This past Friday, The Glowing Body yoga studio and café and Magpies, the bakery that’s been serving up sweetness in the Old City for over five years, held a grand opening at their new space over on N. Central Street. It was, by all accounts, a huge success. One observer counted more than 50 cars parked around the building, along Central and Irwin. And, seeing as the corner’s conveniently close to both Old North and Fourth and Gill, I suspect a fair number of folks arrived on foot.
Getting more traffic, both drive-ins from elsewhere in Knoxville and pedestrians from the neighborhoods next door, is one of the prime goals of the city’s current Downtown North redevelopment initiative. And the ongoing evolution of the area’s bohemian-vibed business is a testament to the stability and maturity of both Fourth and Gill and Old North (indeed Magpie’s ace of cupcakes, Peggy Hambright, is an Old North homeowner). Hopefully, having an adjacent business district of artsy, funky shops and eateries nearby will only further north Knoxville’s nascent renaissance. (Spent much time in East Nashville, lately?)
There is, however, the elephant in the middle of the room. Or, to be more accurate, the homeless guy passed out in the middle of Broadway. I was pleased by the promises of tougher love put forth by Ginny Weatherstone, director of Volunteer Ministry Center in last week’s cover story by Rose Kennedy. The service providers are, or at least should be, the primary point of contact between Knoxville and its homeless population. And they, more than anyone, set the tone of the relationship and establish expectations.
And the expectations, quite frankly, aren’t all that high. Despite being sometimes cast as intolerant yuppies that have it in for the homeless, folks in Fourth and Gill, Old North and the owners of businesses along N. Central tolerate the homeless far more than most Knoxvillians would. And the things they take issue with—people passed out on the street, door-to-door panhandling, and the occasional petty theft—would probably induce panic on the part of more suburban homeowners’ associations.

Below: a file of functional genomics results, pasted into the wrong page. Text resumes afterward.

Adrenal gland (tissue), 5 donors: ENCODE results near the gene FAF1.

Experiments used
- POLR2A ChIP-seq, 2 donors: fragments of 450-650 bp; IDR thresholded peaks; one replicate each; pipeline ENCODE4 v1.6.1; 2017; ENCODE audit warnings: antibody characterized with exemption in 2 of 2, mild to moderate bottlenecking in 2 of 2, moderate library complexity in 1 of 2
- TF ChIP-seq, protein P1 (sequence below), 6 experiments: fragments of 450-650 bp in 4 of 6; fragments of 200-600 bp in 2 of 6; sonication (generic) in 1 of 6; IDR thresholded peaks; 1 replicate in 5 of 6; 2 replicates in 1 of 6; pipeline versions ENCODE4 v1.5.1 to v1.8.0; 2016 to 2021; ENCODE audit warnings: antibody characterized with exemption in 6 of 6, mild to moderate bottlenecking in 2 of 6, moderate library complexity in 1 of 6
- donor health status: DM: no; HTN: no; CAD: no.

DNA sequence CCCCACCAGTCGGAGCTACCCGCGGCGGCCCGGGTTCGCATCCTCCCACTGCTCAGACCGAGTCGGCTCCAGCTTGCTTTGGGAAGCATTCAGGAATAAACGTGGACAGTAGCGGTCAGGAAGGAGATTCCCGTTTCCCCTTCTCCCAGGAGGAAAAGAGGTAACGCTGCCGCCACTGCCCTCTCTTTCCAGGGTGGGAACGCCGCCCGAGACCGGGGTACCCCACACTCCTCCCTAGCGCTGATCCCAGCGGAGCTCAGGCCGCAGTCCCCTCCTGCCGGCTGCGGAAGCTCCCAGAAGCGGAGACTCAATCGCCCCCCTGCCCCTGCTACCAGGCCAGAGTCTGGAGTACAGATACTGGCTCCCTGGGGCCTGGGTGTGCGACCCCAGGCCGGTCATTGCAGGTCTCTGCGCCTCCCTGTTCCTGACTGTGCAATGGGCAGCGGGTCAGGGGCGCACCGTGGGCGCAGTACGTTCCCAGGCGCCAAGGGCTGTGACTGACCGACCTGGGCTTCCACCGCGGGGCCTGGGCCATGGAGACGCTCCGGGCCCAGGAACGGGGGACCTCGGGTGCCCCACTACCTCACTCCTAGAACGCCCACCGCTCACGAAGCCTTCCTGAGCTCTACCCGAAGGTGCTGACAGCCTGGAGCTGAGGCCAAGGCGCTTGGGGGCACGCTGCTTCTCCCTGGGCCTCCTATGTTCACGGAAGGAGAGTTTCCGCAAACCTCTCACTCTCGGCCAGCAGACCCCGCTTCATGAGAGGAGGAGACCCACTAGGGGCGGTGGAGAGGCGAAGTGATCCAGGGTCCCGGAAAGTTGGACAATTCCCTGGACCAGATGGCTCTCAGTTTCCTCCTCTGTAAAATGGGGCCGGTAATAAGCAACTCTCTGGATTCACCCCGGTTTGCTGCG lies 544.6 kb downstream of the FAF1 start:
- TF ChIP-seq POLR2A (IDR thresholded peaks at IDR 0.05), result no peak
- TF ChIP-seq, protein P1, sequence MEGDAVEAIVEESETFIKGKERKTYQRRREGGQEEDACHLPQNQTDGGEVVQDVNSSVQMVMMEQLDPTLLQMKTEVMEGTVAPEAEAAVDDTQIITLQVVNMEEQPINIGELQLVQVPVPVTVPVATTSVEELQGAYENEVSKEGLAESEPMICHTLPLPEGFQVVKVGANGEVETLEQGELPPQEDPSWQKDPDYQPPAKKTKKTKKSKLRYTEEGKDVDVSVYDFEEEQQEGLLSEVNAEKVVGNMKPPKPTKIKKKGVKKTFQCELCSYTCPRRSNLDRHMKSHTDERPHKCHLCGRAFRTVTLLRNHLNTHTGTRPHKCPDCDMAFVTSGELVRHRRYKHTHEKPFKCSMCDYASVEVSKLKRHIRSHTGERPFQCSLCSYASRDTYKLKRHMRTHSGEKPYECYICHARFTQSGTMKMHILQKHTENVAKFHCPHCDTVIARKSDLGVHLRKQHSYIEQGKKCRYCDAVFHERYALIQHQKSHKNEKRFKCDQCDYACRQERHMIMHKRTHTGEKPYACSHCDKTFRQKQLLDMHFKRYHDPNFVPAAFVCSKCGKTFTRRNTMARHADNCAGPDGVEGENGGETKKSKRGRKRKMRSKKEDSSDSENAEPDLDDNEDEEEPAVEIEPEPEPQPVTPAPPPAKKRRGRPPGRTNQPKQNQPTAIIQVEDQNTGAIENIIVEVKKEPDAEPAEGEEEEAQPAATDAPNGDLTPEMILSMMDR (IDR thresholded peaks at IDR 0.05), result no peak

Nor are the thorny issues surrounding what some call north Knoxville’s “Mission District” the usual case of haves versus have-nots. In truth, the conflict mostly pits the home and business owners against the institutions that provide shelter and service for the homeless. Looked at from that perspective, the dynamic is a little different. Knox Area Rescue Ministries, according to the IRS, has annual revenues of $6.5 million. Magpies would have to sell a lot of cupcakes to make that kind of dough. The same report also lists a six-figure compensation package for KARM’s CEO, still more than most households in supposedly “gentrified” Fourth and Gill make.
And, while a lot of renovation has gone on in Old North and Fourth and Gill, the individual numbers involved pale in comparison to those racked up by the shelters. The “Big Three” service providers are housed entirely in buildings that have been built or substantially rebuilt within the last decade or so. Working with seven-figure construction budgets and major contractors like Denark, these projects dwarf almost any in the adjacent historic neighborhoods. The budget for the latest, VMC’s renovation of the old Minvilla/Fifth Avenue Motel, has nudged “a little north of $6 million,” according to a June article in the News Sentinel. That is, to put it in the perspective of the small businesses struggling to establish themselves on N. Central, almost 10 times the total renovation budget for the old Colorama building, now home to Magpies and Glowing Body.
So, as the Downtown North redevelopment moves forth and the city struggles to balance the sometimes-conflicting desires of residents, businesses, and non-profit service providers, it’s important to remember that the homeless aren’t the only “little guys” that need looking out for. m